Bookworm squatted down and reached out with the senses Zac Somerset had, years ago, taught her to use. She could feel Metier’s mocking laughter, and tried to follow it, in a way, going deeper into the raven.

And suddenly, he was there. Not in the flesh, of course, nor as a ghost, nor even as a picture in her mind. But somehow, his presence was so strong, it transcended any need for a physical or visual manifestation. “Hello, Miss Hienrichs,” said the familiar voice with malicious glee. “We seem destined to meet many times.”

Bookworm shivered again, more at hearing the voice than at the cold. Unsure of how long she could keep contact, she went straight to the point. “What do you want with Arnold?”

“Me?” Metier laughed again. “Nothing!”

“Then why do you try to keep getting to him?”

“Aessesser wants him.” Henri explained.  “Do you not recognize my pet raven? It sat upon my shoulder even when you shot at me.”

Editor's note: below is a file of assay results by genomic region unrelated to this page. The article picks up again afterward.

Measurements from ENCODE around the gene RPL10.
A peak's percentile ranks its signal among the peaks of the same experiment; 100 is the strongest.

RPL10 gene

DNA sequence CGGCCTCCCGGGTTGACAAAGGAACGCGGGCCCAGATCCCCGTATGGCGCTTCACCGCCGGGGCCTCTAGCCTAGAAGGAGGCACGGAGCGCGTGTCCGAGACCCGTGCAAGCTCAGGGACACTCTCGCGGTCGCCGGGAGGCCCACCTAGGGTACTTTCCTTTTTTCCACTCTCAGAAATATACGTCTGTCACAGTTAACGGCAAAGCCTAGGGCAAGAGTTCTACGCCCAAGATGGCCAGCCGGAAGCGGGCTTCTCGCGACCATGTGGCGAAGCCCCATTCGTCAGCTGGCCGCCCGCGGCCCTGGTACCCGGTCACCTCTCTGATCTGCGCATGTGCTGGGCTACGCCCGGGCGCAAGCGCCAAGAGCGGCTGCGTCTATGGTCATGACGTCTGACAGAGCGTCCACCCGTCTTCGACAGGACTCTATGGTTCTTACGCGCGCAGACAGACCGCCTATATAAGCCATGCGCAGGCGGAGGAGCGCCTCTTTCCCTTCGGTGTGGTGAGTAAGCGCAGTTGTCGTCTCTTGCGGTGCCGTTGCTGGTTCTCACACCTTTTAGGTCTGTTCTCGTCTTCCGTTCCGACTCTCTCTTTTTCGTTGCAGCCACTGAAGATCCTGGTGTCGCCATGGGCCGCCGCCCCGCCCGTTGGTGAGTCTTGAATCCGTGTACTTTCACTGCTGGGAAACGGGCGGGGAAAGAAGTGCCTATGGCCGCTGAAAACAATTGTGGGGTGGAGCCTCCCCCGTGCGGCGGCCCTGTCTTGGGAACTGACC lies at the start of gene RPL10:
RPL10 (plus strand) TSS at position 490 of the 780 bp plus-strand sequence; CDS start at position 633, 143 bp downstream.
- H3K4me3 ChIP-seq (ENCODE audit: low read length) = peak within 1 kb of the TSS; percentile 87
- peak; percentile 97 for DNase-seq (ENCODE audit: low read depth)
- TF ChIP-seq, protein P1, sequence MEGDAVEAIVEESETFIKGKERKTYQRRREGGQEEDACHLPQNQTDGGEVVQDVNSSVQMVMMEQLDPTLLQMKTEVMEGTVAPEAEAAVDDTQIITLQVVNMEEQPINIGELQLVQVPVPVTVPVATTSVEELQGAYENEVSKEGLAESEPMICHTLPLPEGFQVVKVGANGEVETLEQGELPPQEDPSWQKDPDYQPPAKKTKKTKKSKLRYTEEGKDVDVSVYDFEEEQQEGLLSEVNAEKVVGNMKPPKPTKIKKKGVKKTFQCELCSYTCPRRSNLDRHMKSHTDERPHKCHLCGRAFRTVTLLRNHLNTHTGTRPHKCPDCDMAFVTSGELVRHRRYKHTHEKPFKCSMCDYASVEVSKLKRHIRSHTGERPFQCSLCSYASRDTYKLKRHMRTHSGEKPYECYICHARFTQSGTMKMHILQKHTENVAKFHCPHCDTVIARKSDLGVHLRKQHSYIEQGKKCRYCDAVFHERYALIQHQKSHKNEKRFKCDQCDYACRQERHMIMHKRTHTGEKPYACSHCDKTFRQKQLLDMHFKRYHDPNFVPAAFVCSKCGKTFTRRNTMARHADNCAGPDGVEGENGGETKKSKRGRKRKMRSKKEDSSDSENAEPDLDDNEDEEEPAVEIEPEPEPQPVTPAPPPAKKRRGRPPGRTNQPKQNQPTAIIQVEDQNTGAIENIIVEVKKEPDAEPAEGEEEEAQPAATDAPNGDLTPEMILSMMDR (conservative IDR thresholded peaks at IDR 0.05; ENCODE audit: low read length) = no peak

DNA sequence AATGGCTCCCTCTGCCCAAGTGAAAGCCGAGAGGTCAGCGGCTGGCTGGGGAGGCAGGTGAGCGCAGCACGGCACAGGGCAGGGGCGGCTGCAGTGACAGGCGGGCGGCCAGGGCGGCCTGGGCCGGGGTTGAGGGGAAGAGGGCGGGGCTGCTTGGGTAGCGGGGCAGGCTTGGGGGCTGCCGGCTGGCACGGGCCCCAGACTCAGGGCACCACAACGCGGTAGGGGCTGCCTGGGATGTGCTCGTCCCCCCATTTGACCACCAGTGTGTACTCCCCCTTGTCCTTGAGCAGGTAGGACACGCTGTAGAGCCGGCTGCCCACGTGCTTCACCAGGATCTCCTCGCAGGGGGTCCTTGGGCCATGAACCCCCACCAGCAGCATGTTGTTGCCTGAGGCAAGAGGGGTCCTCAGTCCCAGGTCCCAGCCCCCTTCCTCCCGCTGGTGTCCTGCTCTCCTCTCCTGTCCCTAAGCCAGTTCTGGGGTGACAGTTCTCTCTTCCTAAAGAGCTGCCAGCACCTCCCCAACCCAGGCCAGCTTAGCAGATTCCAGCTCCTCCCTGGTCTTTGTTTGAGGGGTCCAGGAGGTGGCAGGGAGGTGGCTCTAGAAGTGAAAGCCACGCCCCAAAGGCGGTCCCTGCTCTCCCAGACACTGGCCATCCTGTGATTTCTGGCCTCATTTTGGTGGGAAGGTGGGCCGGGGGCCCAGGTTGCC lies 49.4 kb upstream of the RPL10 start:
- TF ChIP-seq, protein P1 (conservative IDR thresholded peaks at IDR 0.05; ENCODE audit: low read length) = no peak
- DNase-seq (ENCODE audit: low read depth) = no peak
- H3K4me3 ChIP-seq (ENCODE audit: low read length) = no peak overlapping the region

Bookworm frowned, and was about to say that she had no desire, then or now, to keep track of his little pets, when another voice said sternly, “Quiet!” Metier laughed.

Bookworm could now feel a second presence–something she couldn’t describe, as it felt utterly inhuman. But who–what–was it? She stared at the raven. It stared back at her. Finally, she chanced a throw, odd though it seemed. “Why do you want Arnold, Aessesser? And what did you take from the others?”

“Their souls,” replied the voice–gravelly, yet uninflected, matter-of-fact. “The souls of the damned are my meal. I follow them and I feast.” Bookworm blanched, but the voice continued, “I wished for Metier when he was a child.”

“I surprised him when I became the master,” Henri put in. He laughed maniacally.

“But Arnold isn’t dead yet,” Bookworm said around the cold fear in her stomach.

“I don’t have to wait for death. I can bring death.” With that, the raven flew up and disappeared into the sky behind her home.

She stared after it for a moment, eyes wide and watering in the cold wind. Finally, she muttered, “Not if we can help it,” stood up, and reentered her home.

Tepic looked up as she came across the library to him. “So what’s the birdy after, Miss Book? And what do three blinks mean? He did that when I asked if I have ter go find Mr. Arnold.”